Getting Floored

What skills do I need to be successful in flooring? A sharp eye for designs, patterns, colours, be able to read drawings, to be in a tip-top physical condition and be able to estimate spaces and do quick mathematical equations. The flooring industry is forever in demand for skilled and abled workers, particularly young, committed, reliable apprentices.

The Flooring Industry Training Initiative (FITI) promotes the flooring industry and serves as a mediator between the industry and future employees. Employers come to FITI when they need apprentices and FITI puts out an advertisement (typically on the internet) for that company and addresses what qualities a successful apprentice must have etc. Apprentices apply and Bill Tree (FITI coordinator and teacher at Lidcombe TAFE in Floor Covering and Finishing) has an interview with the aspiring apprentice and if they are successful, he introduces the potential worker to that company. Because they have these interviews beforehand, and Bill gives recommendations based on that, companies are far more likely to employ a successful apprentice.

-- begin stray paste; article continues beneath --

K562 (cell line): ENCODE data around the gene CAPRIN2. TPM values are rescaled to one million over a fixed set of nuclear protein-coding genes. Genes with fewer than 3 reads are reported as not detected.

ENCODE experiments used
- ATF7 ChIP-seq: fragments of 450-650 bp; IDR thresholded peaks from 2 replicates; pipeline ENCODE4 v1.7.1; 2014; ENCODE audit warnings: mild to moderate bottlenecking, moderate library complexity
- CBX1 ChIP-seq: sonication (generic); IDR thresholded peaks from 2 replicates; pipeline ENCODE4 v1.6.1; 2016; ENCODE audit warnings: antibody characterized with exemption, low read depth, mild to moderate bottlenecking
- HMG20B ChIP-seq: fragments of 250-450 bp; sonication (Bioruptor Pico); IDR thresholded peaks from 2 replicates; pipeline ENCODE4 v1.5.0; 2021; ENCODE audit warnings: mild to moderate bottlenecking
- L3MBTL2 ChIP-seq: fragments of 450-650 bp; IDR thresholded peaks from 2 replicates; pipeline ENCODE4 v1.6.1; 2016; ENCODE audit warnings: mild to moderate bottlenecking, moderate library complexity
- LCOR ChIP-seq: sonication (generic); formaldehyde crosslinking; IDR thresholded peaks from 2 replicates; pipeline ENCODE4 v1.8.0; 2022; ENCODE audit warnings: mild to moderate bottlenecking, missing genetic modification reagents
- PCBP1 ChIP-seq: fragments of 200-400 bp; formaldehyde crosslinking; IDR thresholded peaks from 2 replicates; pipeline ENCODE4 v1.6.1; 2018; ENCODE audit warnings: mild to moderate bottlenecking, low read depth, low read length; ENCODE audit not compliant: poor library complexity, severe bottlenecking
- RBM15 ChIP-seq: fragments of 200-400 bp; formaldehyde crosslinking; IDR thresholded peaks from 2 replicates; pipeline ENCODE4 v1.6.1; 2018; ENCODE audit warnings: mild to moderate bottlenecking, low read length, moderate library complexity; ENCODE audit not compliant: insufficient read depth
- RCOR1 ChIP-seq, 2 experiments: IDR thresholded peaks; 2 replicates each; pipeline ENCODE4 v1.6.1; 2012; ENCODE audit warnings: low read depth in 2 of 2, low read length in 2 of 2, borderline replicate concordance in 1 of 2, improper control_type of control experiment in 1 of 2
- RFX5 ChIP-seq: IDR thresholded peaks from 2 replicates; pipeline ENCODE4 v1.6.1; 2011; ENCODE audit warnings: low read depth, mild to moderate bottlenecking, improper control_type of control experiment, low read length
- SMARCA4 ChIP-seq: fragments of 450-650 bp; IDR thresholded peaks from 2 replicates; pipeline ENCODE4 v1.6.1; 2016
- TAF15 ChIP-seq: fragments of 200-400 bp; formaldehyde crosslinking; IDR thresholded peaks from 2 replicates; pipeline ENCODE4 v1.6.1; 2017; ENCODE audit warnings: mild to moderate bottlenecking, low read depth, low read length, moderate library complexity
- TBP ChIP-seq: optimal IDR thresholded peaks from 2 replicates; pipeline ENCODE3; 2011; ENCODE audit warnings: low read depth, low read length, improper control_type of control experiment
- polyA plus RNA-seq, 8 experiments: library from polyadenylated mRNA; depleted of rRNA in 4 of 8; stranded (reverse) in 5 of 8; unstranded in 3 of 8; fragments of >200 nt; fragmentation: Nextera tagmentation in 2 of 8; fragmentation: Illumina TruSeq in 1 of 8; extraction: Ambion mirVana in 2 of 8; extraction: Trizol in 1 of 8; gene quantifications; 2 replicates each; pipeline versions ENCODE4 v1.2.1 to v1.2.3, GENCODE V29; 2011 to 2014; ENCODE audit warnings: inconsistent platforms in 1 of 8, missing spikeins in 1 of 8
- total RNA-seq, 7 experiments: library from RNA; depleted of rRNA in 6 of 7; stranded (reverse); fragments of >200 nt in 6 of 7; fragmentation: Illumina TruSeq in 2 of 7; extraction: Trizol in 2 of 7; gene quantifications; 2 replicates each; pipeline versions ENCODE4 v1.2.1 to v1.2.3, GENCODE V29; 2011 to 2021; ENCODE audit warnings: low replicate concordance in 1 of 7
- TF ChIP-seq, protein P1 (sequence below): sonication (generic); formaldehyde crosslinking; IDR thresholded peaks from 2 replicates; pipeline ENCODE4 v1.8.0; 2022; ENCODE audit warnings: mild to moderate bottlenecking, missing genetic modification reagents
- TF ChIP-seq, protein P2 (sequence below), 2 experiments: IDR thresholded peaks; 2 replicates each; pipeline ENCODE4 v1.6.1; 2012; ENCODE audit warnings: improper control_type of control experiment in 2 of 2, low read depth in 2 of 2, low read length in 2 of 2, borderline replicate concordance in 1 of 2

FITI has so far won 2 awards: The 2007 Victorian Training Initiative of the Year award, from the Government, and The Australian Institute of Training and Development National Award for Learning and Development Excellence, awarded by Industry.

Bill Tree is a former floorer and now the coordinator for FITI in NSW and a teacher at Lincoln TAFE in Floor Carving and Finishing (Certificate II and III) of carpet, timber and resilient (like vinyl, cork). All the apprentices he mentors at the moment are male.

Chris Lowe, owner Lomac flooring, started working with Bill 7 years ago. Together they talk through what the text for the advertisement should be and Bill then puts it out. Since FITI started, Chris says he has seen a raise in the apprentices that apply. It takes an apprentice 4 years to become a licensed floorer.

VJ Bradley Conomy